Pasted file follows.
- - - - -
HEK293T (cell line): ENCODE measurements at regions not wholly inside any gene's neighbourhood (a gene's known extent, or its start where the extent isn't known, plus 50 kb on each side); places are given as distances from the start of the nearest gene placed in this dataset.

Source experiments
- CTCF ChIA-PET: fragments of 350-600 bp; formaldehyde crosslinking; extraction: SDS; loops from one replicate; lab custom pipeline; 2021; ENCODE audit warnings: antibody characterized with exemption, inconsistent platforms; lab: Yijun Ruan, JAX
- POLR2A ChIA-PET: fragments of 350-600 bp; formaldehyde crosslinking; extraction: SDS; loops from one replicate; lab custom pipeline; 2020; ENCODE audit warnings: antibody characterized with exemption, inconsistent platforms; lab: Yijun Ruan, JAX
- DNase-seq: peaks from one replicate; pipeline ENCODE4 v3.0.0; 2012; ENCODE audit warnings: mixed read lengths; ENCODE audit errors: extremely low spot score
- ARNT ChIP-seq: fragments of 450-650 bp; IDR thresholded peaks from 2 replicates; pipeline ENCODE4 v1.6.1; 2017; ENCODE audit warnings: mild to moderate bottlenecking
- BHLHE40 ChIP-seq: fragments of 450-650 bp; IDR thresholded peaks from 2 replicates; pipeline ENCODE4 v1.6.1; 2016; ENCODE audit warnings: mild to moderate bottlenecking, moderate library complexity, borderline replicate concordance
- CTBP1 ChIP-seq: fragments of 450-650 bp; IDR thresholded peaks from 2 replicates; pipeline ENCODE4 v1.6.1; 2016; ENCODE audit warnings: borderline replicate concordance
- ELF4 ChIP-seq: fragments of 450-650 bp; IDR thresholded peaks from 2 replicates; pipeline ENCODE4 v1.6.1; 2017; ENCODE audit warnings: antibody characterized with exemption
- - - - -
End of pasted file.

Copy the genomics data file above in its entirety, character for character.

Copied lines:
HEK293T (cell line): ENCODE measurements at regions not wholly inside any gene's neighbourhood (a gene's known extent, or its start where the extent isn't known, plus 50 kb on each side); places are given as distances from the start of the nearest gene placed in this dataset.

Source experiments
- CTCF ChIA-PET: fragments of 350-600 bp; formaldehyde crosslinking; extraction: SDS; loops from one replicate; lab custom pipeline; 2021; ENCODE audit warnings: antibody characterized with exemption, inconsistent platforms; lab: Yijun Ruan, JAX
- POLR2A ChIA-PET: fragments of 350-600 bp; formaldehyde crosslinking; extraction: SDS; loops from one replicate; lab custom pipeline; 2020; ENCODE audit warnings: antibody characterized with exemption, inconsistent platforms; lab: Yijun Ruan, JAX
- DNase-seq: peaks from one replicate; pipeline ENCODE4 v3.0.0; 2012; ENCODE audit warnings: mixed read lengths; ENCODE audit errors: extremely low spot score
- ARNT ChIP-seq: fragments of 450-650 bp; IDR thresholded peaks from 2 replicates; pipeline ENCODE4 v1.6.1; 2017; ENCODE audit warnings: mild to moderate bottlenecking
- BHLHE40 ChIP-seq: fragments of 450-650 bp; IDR thresholded peaks from 2 replicates; pipeline ENCODE4 v1.6.1; 2016; ENCODE audit warnings: mild to moderate bottlenecking, moderate library complexity, borderline replicate concordance
- CTBP1 ChIP-seq: fragments of 450-650 bp; IDR thresholded peaks from 2 replicates; pipeline ENCODE4 v1.6.1; 2016; ENCODE audit warnings: borderline replicate concordance
- ELF4 ChIP-seq: fragments of 450-650 bp; IDR thresholded peaks from 2 replicates; pipeline ENCODE4 v1.6.1; 2017; ENCODE audit warnings: antibody characterized with exemption